Protestants (and atheists) read these damn books too, you know.

This is, I believe, a narrative-level mistake. Changing from a physical battle, to a physical struggle that isn’t a battle, without allowing hero to redeem their previous failures in some way, is unsatisfying. Not allowing the hero to make up for previous humiliations caused by Not Being That Clever, is unsatisfying. If Yumiko won without fighting by outsmarting the Moths and the forces of Hell, that would have been quite as good as if she’d kicked What’s-his-name’s teeth in.

Problem 2.5:
The climax of the story is a nearly point for point retelling of Tam Lin. For your amusement and/or edification, please follow the link. Lover on way to hell; identify; grab lover; hold on to lover through various shapeshifts, lover saved from hell.

Despite being someone so absolutely gifted at reimagining old tales, putting new twists into them, making utterly absurd and illogical things happen in charming and funny ways…Wright nonetheless plays this absolutely, completely, straight. And misses by a mile.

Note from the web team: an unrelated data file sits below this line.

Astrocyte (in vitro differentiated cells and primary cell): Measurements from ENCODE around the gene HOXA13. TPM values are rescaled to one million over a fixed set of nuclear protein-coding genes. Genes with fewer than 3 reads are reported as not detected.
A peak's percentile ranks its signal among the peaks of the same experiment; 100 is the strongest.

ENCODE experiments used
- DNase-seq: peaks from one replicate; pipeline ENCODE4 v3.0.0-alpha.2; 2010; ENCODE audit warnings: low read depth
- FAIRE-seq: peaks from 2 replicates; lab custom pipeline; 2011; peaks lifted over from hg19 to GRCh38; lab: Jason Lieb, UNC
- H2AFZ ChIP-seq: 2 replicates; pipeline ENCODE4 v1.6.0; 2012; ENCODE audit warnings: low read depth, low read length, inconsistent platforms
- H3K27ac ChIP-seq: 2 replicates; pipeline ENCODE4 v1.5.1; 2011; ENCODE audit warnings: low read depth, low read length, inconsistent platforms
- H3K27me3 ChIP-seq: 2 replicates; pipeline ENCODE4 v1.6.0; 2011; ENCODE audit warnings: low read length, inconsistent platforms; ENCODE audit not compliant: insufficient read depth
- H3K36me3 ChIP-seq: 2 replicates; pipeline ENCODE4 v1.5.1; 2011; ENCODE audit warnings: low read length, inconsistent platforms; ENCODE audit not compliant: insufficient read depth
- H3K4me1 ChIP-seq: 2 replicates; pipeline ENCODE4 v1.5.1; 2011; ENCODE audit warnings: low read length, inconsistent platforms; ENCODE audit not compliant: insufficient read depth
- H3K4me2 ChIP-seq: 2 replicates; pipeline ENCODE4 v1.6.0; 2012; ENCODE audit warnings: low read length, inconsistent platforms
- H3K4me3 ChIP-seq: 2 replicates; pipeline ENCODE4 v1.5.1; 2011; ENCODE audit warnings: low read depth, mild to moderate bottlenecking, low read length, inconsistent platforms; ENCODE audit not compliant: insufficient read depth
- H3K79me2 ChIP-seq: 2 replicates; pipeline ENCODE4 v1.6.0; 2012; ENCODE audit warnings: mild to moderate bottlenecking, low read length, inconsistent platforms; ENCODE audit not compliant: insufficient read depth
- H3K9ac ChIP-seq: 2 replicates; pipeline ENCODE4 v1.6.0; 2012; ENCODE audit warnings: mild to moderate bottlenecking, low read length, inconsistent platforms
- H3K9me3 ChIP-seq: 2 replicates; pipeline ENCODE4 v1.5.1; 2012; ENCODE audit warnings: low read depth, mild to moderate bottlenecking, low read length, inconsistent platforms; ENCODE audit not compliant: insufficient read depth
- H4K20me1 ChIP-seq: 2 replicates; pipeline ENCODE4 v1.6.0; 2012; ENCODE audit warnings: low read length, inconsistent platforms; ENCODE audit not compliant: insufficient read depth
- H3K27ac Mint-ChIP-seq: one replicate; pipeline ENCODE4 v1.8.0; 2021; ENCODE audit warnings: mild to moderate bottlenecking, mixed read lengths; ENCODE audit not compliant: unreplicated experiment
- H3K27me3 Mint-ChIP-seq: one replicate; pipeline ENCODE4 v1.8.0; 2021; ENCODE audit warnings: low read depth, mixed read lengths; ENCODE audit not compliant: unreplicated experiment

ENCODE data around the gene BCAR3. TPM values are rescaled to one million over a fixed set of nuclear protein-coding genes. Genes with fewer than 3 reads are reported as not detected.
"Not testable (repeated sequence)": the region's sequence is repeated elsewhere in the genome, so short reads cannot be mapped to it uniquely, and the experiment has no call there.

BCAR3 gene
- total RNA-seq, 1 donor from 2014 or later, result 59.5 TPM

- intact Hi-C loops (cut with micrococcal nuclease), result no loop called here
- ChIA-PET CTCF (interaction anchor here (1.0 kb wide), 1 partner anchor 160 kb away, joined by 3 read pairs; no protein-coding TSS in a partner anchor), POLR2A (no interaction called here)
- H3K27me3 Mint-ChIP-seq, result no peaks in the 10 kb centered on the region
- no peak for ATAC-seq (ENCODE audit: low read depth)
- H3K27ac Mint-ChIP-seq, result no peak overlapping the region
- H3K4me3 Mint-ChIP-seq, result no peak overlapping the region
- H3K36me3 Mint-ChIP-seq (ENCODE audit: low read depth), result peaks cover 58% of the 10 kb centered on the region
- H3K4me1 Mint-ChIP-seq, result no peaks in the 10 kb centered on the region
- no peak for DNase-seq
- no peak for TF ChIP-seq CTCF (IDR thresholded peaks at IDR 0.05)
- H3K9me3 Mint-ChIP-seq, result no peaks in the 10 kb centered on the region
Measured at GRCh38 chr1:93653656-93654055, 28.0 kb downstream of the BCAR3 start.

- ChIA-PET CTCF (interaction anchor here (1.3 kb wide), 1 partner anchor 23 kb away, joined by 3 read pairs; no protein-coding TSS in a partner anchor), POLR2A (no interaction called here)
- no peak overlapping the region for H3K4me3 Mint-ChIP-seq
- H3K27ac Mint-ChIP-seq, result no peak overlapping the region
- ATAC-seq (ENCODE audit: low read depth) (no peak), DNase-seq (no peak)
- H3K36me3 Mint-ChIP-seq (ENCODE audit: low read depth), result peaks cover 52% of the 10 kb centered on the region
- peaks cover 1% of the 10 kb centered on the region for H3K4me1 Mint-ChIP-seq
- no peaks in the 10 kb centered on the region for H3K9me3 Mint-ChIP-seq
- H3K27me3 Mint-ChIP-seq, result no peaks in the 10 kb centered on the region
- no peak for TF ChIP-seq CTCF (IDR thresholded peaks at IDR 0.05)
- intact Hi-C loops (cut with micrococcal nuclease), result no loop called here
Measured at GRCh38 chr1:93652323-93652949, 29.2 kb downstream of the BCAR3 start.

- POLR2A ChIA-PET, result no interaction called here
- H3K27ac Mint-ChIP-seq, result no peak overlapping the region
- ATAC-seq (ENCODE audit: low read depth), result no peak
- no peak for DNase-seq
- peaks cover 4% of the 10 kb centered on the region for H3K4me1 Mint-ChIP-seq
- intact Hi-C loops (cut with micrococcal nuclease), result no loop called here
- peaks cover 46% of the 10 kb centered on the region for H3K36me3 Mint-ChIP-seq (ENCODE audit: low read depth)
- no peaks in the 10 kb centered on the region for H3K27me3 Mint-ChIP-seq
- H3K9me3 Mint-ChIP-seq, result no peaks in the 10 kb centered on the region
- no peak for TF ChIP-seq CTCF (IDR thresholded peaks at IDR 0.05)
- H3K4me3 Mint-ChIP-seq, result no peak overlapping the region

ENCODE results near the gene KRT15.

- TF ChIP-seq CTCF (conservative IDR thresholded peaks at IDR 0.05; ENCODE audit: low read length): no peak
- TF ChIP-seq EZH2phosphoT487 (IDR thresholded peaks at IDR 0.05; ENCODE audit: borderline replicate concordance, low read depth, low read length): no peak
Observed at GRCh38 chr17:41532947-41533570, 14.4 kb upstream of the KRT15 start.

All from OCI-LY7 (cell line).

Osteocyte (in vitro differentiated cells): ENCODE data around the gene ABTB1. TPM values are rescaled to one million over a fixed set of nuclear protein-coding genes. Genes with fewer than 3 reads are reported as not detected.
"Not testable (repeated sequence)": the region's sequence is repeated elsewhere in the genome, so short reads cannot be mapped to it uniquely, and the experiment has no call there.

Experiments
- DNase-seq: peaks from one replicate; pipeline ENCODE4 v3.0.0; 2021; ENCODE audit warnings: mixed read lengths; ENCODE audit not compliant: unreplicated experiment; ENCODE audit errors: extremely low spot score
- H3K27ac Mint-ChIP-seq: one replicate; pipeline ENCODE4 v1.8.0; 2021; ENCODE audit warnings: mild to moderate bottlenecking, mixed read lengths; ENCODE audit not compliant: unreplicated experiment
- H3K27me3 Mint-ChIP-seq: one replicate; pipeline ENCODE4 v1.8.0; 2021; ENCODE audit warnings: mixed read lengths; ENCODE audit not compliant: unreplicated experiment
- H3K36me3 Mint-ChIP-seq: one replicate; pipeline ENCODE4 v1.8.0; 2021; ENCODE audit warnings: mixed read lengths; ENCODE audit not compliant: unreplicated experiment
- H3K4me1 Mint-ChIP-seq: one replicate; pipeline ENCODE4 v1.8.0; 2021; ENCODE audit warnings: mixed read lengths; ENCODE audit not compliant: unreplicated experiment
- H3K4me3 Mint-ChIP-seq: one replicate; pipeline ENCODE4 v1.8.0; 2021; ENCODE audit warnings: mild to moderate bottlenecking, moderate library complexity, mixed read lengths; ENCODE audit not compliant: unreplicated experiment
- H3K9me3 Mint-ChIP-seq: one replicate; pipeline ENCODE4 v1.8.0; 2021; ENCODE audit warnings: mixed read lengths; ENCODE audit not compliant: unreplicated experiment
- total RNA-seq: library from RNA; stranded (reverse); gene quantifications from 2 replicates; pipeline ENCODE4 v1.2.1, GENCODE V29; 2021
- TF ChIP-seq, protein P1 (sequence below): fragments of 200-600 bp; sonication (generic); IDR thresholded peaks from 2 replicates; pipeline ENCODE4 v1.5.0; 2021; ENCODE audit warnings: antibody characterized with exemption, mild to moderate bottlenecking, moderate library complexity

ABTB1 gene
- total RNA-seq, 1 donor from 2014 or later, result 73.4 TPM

Part of the reason Tam Lin works is that there’s an extra archetypal quality to it, something my liftime as a Pratchett reader insists on calling “myffic.” Janet is pregnant; she needs Tam Lin to live not only for her own sake, but for her child’s. Tam Lin wants to escape Hell, and also to escape the Faerie, to be a father to his child in the world of men. The subtextual meaning of this story is that people who take responsibility for themselves at each step of the way, can, will, and should make great efforts to better their lives and the lives of their children.

This paratext is absent from Wright’s story. And I think that actually putting it back in–making Yumiko knowingly or unknowingly pregnant during her story–would have actually worked at some level. At the very least, it gives Yumiko an out for not being All That, physically.